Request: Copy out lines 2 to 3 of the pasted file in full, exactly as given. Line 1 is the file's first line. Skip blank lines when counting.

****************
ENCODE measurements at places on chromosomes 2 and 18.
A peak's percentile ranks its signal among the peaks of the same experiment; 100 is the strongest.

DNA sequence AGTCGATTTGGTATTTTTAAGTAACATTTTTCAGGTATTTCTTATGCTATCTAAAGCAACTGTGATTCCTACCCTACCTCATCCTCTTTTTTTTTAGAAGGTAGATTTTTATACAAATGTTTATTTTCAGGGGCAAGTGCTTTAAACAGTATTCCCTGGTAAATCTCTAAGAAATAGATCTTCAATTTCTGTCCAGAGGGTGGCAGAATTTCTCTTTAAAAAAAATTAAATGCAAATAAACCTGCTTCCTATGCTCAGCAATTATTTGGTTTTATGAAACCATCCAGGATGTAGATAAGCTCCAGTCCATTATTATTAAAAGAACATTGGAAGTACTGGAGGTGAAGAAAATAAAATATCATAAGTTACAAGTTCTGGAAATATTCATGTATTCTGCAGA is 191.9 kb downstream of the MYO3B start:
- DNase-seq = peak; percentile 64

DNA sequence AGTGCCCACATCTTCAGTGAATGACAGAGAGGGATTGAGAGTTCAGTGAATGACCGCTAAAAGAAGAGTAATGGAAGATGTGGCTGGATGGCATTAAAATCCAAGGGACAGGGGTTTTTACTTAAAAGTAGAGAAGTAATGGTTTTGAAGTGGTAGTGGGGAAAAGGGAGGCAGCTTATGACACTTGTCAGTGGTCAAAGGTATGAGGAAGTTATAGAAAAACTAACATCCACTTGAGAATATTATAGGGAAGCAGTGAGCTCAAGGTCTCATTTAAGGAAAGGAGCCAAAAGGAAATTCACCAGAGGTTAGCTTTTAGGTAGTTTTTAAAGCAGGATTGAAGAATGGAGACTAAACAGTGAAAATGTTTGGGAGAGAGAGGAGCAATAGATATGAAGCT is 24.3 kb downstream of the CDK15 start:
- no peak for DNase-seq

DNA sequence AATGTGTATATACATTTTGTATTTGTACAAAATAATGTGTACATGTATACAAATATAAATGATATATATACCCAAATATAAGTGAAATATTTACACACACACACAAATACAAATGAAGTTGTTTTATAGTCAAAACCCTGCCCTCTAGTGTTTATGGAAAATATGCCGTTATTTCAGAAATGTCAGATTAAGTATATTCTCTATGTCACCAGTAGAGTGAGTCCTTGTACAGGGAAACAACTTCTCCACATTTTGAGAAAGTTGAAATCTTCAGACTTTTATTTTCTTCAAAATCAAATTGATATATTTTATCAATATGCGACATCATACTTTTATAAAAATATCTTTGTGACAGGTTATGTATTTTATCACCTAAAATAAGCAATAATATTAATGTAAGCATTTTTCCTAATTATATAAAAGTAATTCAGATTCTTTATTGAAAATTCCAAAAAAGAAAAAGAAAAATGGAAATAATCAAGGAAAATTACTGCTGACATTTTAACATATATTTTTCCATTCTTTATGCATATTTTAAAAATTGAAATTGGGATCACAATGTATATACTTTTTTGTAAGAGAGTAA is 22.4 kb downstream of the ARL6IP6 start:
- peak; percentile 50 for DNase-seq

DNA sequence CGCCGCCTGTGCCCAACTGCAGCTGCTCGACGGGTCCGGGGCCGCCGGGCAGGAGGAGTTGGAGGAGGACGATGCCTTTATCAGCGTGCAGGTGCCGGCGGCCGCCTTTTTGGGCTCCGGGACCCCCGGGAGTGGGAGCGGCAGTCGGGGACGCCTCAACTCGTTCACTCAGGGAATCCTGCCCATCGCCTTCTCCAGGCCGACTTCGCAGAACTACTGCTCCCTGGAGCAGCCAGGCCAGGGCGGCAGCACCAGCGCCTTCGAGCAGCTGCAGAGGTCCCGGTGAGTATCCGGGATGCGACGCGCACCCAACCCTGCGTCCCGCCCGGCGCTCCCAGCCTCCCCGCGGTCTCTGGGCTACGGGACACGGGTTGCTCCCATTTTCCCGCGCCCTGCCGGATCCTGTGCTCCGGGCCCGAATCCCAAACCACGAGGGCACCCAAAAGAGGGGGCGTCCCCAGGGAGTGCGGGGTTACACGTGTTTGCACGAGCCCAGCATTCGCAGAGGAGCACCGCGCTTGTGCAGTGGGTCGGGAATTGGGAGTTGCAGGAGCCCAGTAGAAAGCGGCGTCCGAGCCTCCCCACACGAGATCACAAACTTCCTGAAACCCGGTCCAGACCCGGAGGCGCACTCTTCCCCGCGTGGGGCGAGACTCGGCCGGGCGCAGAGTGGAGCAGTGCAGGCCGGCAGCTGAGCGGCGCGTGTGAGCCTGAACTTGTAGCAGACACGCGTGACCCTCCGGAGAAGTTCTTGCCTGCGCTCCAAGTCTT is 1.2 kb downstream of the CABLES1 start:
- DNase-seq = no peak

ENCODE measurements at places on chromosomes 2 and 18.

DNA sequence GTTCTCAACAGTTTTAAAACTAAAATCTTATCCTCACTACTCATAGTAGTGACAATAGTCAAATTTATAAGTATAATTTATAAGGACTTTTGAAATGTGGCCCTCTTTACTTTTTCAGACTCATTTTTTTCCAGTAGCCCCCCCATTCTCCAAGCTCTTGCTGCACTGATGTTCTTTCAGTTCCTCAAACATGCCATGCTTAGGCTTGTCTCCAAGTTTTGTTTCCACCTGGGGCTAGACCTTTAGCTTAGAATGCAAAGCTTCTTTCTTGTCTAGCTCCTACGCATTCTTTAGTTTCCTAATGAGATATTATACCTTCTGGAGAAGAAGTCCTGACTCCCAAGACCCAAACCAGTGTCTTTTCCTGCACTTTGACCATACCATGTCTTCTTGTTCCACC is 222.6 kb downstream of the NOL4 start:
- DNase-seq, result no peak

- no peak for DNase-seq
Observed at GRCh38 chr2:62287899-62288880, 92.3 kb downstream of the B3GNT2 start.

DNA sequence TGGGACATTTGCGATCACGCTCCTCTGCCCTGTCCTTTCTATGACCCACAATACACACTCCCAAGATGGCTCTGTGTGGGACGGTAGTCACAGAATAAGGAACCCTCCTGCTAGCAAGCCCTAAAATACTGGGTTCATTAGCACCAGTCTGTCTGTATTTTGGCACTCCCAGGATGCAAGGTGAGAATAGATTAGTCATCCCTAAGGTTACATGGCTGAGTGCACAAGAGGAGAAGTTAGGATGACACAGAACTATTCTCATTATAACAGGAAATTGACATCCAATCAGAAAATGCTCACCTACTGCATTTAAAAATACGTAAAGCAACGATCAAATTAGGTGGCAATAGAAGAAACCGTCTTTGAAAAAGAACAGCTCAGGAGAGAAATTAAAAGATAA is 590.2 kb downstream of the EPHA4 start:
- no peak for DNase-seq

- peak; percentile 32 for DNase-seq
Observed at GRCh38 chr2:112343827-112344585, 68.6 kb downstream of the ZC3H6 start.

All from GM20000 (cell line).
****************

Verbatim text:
A peak's percentile ranks its signal among the peaks of the same experiment; 100 is the strongest.

DNA sequence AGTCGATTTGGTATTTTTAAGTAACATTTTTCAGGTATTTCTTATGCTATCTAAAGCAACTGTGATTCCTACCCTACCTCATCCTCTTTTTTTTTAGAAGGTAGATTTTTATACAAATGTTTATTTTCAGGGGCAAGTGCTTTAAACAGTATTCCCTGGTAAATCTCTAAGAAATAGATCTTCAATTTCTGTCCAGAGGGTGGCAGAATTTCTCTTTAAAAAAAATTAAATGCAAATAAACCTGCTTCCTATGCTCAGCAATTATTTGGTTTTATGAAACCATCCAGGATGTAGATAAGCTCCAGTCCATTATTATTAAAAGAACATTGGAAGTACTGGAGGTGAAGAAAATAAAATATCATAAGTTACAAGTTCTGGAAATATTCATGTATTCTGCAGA is 191.9 kb downstream of the MYO3B start: